The long involvement of the United States in Vietnam, justified as preventing its fall to communism, consumed enormous resources financially, in military personnel and armaments, while fostering great distrust of the federal government and conflict regarding U.S. imperialism abroad. The loss of this war, despite many collaborations between Americans and Vietnamese, resulted in a tremendous sense of responsibility to provide refuge for over a million Vietnamese, and their neighboring Cambodians, Laotians, and Hmong, with communist victories and the establishing of communist governments starting in 1975. The United States made provisions to admit about 135,000 Vietnamese and other Southeast Asians in the months following the fall of Saigon, resettle them across the United States with some resources to help them establish new lives. The standards for assistance were based on that provided for Cuban refugees from communism in the 1966 Cuban Adjustment Act. In 1978, a new round of persecutions forced hundreds of thousands more to flee by boats and overland but these later refugee waves took longer to find new homes.
To enable the United States to render assistance to, or in behalf of, certain migrants and refugees.
Be it enacted by the Senate and House of Representatives of the United States of America in Congress assembled, That this Act may be cited as “The Indochina Migration and Refugee Assistance Act of 1975”.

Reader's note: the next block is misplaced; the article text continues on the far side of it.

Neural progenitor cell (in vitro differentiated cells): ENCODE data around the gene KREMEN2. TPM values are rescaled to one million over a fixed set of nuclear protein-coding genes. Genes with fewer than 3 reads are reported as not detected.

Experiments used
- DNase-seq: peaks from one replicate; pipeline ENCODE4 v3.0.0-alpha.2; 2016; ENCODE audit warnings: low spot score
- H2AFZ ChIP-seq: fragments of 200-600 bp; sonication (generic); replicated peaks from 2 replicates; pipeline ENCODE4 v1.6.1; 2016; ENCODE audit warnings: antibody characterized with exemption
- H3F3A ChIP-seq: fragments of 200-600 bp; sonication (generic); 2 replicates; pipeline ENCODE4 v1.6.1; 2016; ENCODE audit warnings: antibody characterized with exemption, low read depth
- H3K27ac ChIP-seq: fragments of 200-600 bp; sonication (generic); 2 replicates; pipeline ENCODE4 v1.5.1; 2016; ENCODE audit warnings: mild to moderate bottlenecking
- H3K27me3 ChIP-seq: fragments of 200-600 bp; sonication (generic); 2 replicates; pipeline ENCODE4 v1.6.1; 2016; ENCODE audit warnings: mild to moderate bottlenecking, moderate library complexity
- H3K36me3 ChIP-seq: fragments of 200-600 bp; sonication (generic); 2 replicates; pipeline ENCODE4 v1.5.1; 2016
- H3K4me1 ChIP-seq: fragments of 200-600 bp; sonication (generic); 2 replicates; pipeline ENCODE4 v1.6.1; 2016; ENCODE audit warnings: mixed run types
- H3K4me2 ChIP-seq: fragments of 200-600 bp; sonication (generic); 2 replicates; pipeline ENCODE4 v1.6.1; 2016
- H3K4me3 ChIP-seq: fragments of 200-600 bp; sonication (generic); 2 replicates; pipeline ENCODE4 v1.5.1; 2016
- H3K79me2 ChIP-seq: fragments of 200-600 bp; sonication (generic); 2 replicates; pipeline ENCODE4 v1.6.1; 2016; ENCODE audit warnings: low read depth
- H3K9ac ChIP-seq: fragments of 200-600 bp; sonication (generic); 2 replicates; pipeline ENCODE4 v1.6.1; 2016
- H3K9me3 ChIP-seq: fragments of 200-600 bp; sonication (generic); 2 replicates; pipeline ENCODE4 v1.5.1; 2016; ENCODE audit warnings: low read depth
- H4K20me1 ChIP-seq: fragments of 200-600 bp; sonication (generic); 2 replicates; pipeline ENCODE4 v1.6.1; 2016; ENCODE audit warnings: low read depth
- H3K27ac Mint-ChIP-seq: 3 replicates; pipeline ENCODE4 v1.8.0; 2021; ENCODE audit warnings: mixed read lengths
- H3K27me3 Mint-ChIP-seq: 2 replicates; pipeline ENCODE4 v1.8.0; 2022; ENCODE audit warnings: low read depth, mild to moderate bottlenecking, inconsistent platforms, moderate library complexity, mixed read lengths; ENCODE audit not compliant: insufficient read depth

SEC. 2. (a) Subject to the provisions of subsection (b) there are hereby authorized to be appropriated, in addition to amounts otherwise available for such purposes, $155,000,000 for the performance of functions set forth in the Migration and Refugee Assistance Act of 1962 (76 Stat. 121), as amended, with respect to aliens who have fled from Cambodia or Vietnam, such sums to remain available in accordance with the provisions of subsection (b) of this section.
(b) None of the funds authorized to be appropriated by this Act shall be available for the performance of functions after June 30,1976, other than for carrying out the provisions of clauses (3), (4), (5), and (6) of section 2(b) of the Migration and Refugee Assistance Act of 1962, as amended. None of such funds shall be available for obligation for any purpose after September 30, 1977.
SEC. 3. In carrying out functions utilizing the funds made available under this Act, the term “refugee” as defined in section 2(b) (3) of the Migration and Refugee Assistance Act of 1962, as amended, shall be deemed to include aliens who (A) because of persecution or fear of persecution on account of race, religion, or political opinion, fled from Cambodia or Vietnam; (B) cannot return there because of fear of persecution on account of race, religion, or political opinion; and (C) are in urgent need of assistance for the essentials of life.